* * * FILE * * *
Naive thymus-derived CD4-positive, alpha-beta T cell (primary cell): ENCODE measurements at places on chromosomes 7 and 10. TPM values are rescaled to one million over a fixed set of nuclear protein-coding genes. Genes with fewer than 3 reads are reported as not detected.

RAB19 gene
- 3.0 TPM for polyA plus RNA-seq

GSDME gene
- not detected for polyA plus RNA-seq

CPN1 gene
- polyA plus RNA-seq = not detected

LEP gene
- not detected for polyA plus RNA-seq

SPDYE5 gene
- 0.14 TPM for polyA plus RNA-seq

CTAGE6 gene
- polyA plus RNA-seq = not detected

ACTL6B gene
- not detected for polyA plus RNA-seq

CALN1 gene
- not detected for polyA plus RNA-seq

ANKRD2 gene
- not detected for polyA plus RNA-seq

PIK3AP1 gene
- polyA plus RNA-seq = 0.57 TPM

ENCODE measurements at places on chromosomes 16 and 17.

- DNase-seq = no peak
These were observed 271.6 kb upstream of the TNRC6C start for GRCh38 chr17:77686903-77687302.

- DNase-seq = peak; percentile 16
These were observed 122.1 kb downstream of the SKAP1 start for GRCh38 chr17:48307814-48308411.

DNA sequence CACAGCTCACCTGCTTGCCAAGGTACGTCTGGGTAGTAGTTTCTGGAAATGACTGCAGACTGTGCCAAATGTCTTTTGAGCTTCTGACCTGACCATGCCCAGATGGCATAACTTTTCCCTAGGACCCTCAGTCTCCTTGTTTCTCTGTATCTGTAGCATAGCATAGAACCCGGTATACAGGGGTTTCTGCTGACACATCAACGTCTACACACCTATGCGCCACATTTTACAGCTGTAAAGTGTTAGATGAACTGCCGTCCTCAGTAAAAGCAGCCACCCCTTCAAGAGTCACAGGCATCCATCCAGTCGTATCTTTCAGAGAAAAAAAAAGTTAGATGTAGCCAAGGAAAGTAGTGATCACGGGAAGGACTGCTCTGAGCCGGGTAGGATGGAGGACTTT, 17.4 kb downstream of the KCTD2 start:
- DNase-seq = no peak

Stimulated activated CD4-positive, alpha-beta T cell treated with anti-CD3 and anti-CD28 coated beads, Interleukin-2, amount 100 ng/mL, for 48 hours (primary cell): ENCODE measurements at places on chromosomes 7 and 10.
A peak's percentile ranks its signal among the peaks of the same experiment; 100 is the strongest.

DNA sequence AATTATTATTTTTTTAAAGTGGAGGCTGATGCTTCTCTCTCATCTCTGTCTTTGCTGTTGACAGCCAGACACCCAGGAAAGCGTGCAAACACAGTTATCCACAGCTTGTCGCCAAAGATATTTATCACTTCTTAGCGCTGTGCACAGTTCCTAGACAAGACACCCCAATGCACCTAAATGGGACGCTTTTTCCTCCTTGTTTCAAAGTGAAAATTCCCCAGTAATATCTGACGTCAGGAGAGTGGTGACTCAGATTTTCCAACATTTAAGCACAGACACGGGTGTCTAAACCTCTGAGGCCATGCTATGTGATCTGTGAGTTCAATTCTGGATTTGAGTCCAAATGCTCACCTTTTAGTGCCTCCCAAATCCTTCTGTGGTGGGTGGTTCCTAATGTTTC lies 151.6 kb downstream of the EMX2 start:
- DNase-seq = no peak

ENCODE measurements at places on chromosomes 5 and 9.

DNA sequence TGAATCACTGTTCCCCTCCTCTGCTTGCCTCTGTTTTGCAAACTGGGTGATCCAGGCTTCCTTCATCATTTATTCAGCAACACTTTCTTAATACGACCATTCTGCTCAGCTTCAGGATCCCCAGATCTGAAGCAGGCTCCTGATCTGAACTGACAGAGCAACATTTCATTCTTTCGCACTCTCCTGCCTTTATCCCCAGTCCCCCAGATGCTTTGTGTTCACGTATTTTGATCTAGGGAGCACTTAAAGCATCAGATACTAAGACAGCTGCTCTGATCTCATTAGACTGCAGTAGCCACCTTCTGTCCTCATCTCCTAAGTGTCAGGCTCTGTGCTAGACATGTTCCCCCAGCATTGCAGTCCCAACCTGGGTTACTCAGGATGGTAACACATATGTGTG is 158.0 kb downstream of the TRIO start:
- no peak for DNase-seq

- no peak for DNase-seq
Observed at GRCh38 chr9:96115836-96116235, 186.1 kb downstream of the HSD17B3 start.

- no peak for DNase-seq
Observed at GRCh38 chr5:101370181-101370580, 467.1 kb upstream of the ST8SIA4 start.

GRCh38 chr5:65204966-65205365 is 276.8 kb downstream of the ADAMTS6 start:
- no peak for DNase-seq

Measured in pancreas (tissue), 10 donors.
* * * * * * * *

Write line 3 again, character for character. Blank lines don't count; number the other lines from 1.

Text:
- 3.0 TPM for polyA plus RNA-seq